Study: internet nearly twice as influential as television in Germany, France and UK

Study: internet nearly twice as influential as television in Germany, France and UK

Colour me unsurprised: the internet has almost double the influence of television in consumer decision-making in the UK, Germany and France, according to the Digital Influence Index (DII), a study of media consumption and online behaviors conducted by Fleishman-Hillard and Harris Interactive.

In all three countries, the internet ranks as the most influential medium among internet users, with index scores of 44% in the UK, 45% in Germany, and 46% in France. That translates into roughly twice the influence of the second-strongest channel, television, and about eight times the influence of traditional printed media.

Consumers in all three countries are more likely to seek others’ opinions, through social media and product-rating sites, for making personal decisions. In contrast, they use company-controlled sources when making transactional decisions on commoditized items, such as utilities or airline tickets.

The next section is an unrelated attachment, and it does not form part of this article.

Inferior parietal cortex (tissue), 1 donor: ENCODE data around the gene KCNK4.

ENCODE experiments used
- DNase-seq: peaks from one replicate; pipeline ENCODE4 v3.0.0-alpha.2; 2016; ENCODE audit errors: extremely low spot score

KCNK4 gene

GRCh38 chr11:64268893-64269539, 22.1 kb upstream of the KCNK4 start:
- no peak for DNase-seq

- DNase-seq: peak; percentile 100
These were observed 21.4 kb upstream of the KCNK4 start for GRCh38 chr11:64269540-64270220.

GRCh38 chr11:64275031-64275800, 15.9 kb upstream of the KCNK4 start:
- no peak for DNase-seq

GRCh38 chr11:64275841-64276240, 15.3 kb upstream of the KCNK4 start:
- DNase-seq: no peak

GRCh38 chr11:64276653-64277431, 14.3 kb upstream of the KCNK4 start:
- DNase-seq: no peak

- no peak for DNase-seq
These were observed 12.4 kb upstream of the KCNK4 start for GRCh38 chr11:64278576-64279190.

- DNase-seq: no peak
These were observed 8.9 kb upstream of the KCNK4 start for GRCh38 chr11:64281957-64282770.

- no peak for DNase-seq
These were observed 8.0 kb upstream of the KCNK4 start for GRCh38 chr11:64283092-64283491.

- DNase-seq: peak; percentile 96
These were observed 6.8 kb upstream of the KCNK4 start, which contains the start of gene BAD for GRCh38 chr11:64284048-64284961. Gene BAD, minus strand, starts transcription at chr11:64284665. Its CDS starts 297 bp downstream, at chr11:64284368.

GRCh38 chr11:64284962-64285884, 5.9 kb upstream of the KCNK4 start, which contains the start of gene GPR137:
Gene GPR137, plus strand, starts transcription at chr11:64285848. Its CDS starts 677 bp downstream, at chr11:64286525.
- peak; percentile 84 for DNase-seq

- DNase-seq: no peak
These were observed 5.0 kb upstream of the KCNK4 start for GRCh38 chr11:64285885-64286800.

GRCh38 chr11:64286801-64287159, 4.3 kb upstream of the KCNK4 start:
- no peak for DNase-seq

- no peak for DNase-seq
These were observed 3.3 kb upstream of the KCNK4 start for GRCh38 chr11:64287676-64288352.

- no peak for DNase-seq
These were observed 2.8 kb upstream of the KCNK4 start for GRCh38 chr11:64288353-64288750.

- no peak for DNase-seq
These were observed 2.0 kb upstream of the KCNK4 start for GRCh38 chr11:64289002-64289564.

Other findings: while consumers see the clear benefits of the internet on their lives, they continue to have concerns about internet safety and the trustworthiness of some online information. In the UK, for example, 66% of online consumers say the internet helps them make better decisions, but just 28% trust the information companies provide on the internet.

The research also confirms some clichés: the French are the most engaged in digital communications, with two-thirds of web users owning a webcam and three-fourths using IM. UK consumers are the most likely to have created an online profile site on a social networking page, and Germans are more likely to have used the internet for research.

Fleishman-Hillard, working cooperation with Harris Interactive, interviewed nearly 5,000 internet users in the UK, Germany and France. The survey was designed to measure media-consumption patterns, internet behaviour and attitudes, and online social networking involvement, as well as to assess the internet’s influence on specific decisions.

Via MarketingCharts.
(The chart embedded above is a courtesy of Fleishman-Hillard and Harris Interactive.)

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